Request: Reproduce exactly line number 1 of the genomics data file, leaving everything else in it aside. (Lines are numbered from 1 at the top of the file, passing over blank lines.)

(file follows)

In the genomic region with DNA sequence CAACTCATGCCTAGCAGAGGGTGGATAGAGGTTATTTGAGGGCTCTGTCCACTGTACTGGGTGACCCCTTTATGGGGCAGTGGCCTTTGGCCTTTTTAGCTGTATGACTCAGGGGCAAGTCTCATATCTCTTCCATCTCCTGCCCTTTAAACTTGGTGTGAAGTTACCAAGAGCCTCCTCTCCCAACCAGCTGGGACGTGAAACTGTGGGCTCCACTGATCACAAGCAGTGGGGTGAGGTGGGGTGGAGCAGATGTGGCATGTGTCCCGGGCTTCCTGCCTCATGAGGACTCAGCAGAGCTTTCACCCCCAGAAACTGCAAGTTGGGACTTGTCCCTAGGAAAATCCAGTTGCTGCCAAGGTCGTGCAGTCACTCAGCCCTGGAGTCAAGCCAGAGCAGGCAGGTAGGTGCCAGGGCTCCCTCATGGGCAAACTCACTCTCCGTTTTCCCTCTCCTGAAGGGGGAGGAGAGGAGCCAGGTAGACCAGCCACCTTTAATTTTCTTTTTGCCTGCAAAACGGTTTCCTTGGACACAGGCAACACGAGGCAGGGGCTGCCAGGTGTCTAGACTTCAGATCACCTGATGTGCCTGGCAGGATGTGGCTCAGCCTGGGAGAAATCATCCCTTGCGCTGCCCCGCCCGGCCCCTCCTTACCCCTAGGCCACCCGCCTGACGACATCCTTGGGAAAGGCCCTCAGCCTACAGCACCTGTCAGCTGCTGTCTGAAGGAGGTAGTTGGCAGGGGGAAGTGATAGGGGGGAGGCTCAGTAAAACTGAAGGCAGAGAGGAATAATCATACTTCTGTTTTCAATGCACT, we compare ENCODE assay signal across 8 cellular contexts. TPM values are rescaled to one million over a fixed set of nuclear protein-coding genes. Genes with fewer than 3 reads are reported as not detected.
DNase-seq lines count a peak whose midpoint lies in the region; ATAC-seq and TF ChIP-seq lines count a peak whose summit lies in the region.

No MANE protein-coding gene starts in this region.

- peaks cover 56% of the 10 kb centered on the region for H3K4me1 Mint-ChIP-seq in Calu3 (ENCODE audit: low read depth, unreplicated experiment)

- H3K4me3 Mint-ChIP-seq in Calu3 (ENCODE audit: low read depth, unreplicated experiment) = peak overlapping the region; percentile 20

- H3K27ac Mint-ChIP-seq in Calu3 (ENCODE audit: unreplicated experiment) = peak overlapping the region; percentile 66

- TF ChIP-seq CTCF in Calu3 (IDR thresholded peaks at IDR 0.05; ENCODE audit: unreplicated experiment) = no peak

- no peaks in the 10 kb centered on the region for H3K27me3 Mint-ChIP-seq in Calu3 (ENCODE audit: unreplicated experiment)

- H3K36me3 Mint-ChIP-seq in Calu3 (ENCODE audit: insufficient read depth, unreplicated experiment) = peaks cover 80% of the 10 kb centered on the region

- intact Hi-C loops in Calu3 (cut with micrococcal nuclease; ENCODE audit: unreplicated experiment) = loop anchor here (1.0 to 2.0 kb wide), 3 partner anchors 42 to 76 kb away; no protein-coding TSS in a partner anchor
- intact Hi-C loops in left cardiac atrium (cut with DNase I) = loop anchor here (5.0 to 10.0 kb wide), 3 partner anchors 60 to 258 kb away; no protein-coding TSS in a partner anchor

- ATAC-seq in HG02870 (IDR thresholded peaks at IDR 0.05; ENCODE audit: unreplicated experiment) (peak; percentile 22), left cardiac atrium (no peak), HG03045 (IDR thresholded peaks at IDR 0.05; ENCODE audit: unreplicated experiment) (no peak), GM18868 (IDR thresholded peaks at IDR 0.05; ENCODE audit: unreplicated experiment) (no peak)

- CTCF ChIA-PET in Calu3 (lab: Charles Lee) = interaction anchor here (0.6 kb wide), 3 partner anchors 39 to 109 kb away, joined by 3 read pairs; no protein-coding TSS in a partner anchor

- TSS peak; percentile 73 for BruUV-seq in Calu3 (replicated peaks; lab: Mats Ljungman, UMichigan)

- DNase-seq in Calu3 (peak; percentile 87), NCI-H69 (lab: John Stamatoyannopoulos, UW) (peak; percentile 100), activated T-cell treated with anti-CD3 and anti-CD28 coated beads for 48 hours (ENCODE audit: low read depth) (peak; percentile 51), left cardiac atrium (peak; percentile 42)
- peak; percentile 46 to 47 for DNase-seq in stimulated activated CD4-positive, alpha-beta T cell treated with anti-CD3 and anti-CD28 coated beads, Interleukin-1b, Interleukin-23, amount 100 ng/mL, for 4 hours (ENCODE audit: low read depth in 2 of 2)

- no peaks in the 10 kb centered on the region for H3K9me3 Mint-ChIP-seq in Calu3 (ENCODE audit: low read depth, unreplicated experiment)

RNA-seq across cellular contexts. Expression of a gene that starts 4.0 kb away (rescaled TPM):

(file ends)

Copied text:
In the genomic region with DNA sequence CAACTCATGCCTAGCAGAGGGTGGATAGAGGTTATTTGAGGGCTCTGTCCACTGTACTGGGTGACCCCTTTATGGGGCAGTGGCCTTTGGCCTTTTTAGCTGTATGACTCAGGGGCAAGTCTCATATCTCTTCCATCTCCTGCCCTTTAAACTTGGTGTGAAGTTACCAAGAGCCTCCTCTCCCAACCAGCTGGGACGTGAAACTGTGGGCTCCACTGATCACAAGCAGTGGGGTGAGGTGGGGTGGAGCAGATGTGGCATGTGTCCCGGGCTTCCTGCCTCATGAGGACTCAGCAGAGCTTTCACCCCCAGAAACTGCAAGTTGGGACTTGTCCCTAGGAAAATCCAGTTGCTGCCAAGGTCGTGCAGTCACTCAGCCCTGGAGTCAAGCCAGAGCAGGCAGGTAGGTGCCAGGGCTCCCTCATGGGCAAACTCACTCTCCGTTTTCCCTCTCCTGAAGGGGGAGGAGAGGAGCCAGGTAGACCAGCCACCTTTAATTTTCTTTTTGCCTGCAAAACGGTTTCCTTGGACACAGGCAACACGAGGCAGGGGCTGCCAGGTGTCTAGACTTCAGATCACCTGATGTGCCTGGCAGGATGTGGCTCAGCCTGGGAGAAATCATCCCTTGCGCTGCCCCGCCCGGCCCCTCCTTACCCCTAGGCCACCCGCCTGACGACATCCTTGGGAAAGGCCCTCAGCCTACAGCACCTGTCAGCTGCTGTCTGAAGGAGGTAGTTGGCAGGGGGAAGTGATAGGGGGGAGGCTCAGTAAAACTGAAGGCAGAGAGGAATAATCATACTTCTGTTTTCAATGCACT, we compare ENCODE assay signal across 8 cellular contexts. TPM values are rescaled to one million over a fixed set of nuclear protein-coding genes. Genes with fewer than 3 reads are reported as not detected.